Andrew Shenton, the new artistic director of the Boston Choral Ensemble, walked into the chancel of First Church, Cambridge on the evening of Friday, November 18, and proceeded to lead the ensemble through an evening of choral music alternating between Tomás Luis de Victoria (2011 marks the 400th anniversary of the death of the composer) and contemporary British composer Judith Weir.
At first glance I worried: who wouldn’t be, presenting the music of the marmoreal Counter-Reformation Renaissance with music from the exsanguinated British choral tradition? Certainly both traditions contain valuable, often interesting, works. But doesn’t combining the two threaten to spiral into an evening of straight-tone and unwavering lines? BCE, however, revealed that a happy alternative to this grim result is that both composes synthetically enhance each other — that between the intervening four hundred years, there’s the consistently surprising result: that Victoria can inform Weir (and — what’s more, the opposite direction) seems somehow improbable but, thankfully, true.
Under Shenton’s baton, BCE emphasized the interaction of these two composers by interspersing Victoria’s Missa Ascendens Christus in Altum with selections from Weir’s opus. The two composers present their own challenges. Certainly Victoria presents a more familiar tonal landscape. Although not without some difficulties with pitch and imitative entrances, members of BCE illustrated the complexities of his counterpoint with vivid detail, ably delineating clear lines of counterpoint and part-writing. First Church is ideal for this form of music — an open space that allows choral textures to grow and reverberate. BCE utilized this asset to its fullest extent to illustrate the complexities of Victoria’s complex writing.
And it proved useful to have Victoria in the ear when listening to Judith Weir’s works. Weir’s language is certainly strange, albeit not unfamiliar, and one that flourishes in contrast to Victoria’s compositions. Most intimate and engaged in the a cappella works of the evening, BCE’s Weir delved affably into vivid textures — incorporating a gratifying sound with a restraint and control that served the emotional content of the works. The 1989 Drop Down, Ye Heavens, From Above embraced a somehow elegaic tone, while other settings of George Herbert’s poetry — in particular, a 2005 setting that gave the concert its title, Vertue — found Weir at her most thoughtful, her most willing to illustrate and speak to an engaged audience. Yet a 2008 accompanied setting of Psalm 148 (Christopher Moore joined the ensemble on trombone), however, found a very different voice — a spare, detached sound world that occupied itself with an internalized reverie. Again, vividly illustrated with dramatic tone-painting, Shenton led the BCE in a more stentorian performance, nodding to the notions of affect inherent in the work yet refusing to genuflect to the text’s sentimentality. These are ambitious works, fraught with treacherous tonalities and unfamiliar motives, yet ultimately flourishing in the thorough commitment and engagement by the members of BCE.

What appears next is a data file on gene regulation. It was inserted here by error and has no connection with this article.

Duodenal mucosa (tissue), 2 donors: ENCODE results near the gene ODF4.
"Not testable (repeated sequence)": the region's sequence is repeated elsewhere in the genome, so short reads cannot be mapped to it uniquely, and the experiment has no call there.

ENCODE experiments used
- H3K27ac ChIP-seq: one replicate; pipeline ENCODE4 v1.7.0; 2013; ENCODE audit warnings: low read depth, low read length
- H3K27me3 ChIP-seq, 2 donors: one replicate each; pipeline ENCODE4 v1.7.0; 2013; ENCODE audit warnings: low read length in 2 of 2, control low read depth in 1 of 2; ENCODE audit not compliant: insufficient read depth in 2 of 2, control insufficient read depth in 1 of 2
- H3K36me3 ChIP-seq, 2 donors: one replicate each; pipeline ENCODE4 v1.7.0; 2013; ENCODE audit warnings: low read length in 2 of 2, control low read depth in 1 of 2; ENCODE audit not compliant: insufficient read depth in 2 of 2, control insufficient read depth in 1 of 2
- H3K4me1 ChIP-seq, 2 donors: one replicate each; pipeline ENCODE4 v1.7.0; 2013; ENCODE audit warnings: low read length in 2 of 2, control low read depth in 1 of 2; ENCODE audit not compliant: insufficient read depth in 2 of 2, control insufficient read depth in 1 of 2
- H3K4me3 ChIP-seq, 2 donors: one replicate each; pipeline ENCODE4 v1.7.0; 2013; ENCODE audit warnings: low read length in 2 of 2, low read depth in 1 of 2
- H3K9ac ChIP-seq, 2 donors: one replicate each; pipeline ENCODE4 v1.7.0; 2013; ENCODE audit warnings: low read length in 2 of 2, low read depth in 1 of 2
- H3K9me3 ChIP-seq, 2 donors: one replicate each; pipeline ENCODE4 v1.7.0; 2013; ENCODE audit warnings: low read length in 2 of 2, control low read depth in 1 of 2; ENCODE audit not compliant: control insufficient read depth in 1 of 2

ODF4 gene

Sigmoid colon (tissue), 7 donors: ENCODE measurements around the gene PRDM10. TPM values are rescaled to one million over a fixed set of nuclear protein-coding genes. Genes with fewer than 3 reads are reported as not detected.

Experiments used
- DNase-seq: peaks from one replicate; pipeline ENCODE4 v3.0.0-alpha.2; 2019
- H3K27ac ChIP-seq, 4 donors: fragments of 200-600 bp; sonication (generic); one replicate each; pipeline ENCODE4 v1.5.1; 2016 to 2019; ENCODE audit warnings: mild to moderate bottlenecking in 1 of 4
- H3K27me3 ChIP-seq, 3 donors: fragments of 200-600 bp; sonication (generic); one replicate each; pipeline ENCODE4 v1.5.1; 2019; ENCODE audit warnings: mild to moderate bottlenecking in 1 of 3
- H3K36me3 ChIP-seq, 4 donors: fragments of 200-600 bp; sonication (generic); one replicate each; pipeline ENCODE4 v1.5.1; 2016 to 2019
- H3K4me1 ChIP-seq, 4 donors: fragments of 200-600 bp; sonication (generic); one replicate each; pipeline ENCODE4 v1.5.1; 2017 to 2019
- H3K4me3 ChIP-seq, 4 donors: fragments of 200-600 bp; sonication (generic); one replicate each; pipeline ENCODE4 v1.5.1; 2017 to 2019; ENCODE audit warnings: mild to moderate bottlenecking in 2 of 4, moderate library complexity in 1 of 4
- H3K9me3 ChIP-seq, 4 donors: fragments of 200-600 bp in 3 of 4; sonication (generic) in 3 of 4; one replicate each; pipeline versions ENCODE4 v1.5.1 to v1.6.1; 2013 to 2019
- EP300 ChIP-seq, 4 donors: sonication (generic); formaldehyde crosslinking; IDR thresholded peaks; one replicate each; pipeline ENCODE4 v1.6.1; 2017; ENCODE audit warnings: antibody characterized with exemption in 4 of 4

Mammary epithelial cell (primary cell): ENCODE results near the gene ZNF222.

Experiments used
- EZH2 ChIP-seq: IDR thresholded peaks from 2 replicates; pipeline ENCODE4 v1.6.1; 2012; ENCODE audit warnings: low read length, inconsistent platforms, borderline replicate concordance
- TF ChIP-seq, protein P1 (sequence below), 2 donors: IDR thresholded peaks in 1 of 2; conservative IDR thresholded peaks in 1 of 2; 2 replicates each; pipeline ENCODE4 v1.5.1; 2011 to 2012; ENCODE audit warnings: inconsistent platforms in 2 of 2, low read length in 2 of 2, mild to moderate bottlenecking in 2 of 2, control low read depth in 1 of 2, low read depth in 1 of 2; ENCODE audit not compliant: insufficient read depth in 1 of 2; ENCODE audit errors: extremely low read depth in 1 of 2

Friday’s evening’s thesis, that the two composers, writing nearly half a millennium apart, inform each other, is not a novel conclusion, but one that is consistently surprising — that today’s musical language is fundamentally based in the music of the far past. Under Shenton’s direction on Friday, BCE yet again stunned us with this very obvious of conclusions, re-teaching its very basic lesson that culminated in a heartfelt applause from the audience gathered in First Church’s pews.
The concert ended with an invitation to the audience to participate in Weir’s Angel that Presided O’er My Birth, a work that will feature prominently into the ensemble’s December 17th collaborative concert (after such an intense and nuanced performance of intricate works, perhaps a too-over-zealous advertisement for BCE’s upcoming season?). BCE repeats this performance of works by Victoria and Weir in Mission Church on Sunday, November 20 at 3 pm in Boston’s Mission Hill.